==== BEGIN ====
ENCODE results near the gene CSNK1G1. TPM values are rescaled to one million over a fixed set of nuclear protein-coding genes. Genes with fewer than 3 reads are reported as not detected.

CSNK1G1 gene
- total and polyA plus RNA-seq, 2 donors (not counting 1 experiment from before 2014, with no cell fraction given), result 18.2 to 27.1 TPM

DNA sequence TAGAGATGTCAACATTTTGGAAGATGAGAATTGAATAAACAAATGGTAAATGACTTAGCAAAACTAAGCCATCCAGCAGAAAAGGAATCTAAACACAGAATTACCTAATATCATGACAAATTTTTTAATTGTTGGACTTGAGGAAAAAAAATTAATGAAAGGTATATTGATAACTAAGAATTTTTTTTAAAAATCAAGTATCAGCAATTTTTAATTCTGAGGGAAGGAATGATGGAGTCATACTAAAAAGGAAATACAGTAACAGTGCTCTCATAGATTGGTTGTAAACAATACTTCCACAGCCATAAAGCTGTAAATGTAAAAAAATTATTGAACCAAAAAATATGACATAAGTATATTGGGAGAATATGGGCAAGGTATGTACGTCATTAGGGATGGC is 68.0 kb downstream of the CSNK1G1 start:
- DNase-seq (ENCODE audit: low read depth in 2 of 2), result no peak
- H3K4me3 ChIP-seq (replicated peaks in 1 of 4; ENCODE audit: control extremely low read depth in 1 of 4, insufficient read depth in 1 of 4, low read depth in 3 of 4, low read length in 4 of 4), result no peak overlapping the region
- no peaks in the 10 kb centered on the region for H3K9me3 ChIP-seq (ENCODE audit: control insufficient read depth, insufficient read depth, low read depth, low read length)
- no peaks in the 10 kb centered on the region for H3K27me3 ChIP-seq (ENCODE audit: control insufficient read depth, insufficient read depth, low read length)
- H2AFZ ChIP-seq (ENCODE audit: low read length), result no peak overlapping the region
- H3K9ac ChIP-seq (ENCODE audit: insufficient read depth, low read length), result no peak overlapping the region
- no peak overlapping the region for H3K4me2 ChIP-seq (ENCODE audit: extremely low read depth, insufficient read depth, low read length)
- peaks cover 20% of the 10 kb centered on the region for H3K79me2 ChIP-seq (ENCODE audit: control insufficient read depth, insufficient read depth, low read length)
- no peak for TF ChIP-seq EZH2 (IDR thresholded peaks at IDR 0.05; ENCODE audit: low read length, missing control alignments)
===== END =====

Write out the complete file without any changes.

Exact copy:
ENCODE results near the gene CSNK1G1. TPM values are rescaled to one million over a fixed set of nuclear protein-coding genes. Genes with fewer than 3 reads are reported as not detected.

CSNK1G1 gene
- total and polyA plus RNA-seq, 2 donors (not counting 1 experiment from before 2014, with no cell fraction given), result 18.2 to 27.1 TPM

DNA sequence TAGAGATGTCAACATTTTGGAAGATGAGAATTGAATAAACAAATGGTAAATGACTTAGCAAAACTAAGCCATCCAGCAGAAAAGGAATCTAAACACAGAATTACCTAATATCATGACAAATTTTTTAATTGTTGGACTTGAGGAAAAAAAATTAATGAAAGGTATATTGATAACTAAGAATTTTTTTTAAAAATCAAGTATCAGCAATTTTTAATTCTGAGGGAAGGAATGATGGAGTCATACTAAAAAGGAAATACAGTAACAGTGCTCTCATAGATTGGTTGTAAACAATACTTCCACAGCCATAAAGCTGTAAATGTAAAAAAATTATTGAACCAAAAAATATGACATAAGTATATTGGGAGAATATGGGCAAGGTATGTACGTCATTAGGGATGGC is 68.0 kb downstream of the CSNK1G1 start:
- DNase-seq (ENCODE audit: low read depth in 2 of 2), result no peak
- H3K4me3 ChIP-seq (replicated peaks in 1 of 4; ENCODE audit: control extremely low read depth in 1 of 4, insufficient read depth in 1 of 4, low read depth in 3 of 4, low read length in 4 of 4), result no peak overlapping the region
- no peaks in the 10 kb centered on the region for H3K9me3 ChIP-seq (ENCODE audit: control insufficient read depth, insufficient read depth, low read depth, low read length)
- no peaks in the 10 kb centered on the region for H3K27me3 ChIP-seq (ENCODE audit: control insufficient read depth, insufficient read depth, low read length)
- H2AFZ ChIP-seq (ENCODE audit: low read length), result no peak overlapping the region
- H3K9ac ChIP-seq (ENCODE audit: insufficient read depth, low read length), result no peak overlapping the region
- no peak overlapping the region for H3K4me2 ChIP-seq (ENCODE audit: extremely low read depth, insufficient read depth, low read length)
- peaks cover 20% of the 10 kb centered on the region for H3K79me2 ChIP-seq (ENCODE audit: control insufficient read depth, insufficient read depth, low read length)
- no peak for TF ChIP-seq EZH2 (IDR thresholded peaks at IDR 0.05; ENCODE audit: low read length, missing control alignments)